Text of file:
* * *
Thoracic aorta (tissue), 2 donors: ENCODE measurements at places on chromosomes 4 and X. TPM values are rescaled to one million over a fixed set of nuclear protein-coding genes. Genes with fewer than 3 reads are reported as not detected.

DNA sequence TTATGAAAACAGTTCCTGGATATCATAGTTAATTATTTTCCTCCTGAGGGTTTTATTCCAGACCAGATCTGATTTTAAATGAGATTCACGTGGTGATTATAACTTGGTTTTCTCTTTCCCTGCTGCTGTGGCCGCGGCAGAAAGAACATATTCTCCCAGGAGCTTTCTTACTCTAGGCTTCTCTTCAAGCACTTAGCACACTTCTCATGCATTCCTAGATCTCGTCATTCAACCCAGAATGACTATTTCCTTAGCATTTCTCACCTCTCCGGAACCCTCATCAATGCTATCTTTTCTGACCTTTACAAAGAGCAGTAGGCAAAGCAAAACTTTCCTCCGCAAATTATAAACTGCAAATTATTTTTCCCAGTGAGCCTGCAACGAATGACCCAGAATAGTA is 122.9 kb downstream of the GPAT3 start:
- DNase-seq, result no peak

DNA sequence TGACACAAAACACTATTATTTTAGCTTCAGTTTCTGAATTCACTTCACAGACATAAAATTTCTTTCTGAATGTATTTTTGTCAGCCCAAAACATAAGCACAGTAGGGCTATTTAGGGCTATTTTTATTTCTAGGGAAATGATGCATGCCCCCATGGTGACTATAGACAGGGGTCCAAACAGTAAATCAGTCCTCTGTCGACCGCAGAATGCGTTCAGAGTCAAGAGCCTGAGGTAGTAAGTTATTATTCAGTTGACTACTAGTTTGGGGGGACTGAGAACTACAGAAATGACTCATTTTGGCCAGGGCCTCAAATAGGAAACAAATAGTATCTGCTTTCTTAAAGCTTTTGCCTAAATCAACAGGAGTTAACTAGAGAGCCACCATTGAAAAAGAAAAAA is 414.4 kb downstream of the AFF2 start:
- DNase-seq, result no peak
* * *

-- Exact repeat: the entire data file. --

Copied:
Thoracic aorta (tissue), 2 donors: ENCODE measurements at places on chromosomes 4 and X. TPM values are rescaled to one million over a fixed set of nuclear protein-coding genes. Genes with fewer than 3 reads are reported as not detected.

DNA sequence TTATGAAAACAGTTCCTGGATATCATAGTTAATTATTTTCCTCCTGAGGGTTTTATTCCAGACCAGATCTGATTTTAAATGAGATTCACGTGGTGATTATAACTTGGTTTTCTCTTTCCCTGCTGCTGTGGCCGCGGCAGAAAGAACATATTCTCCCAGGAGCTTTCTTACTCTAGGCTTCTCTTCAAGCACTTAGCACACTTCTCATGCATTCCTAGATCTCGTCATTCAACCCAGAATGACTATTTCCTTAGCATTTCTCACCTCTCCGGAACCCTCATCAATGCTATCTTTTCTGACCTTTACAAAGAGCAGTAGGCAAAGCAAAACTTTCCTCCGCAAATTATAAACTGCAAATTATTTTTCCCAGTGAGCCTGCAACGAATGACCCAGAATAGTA is 122.9 kb downstream of the GPAT3 start:
- DNase-seq, result no peak

DNA sequence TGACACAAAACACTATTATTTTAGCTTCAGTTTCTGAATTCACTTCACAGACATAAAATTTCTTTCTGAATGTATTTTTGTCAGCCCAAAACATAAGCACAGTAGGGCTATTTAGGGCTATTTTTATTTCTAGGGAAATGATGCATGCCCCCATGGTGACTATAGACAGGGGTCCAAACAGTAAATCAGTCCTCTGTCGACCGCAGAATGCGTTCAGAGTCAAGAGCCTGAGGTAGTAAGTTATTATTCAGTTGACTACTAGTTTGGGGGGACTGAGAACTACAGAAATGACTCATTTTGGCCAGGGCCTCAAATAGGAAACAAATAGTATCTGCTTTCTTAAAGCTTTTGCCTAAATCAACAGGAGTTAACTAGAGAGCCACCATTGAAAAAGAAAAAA is 414.4 kb downstream of the AFF2 start:
- DNase-seq, result no peak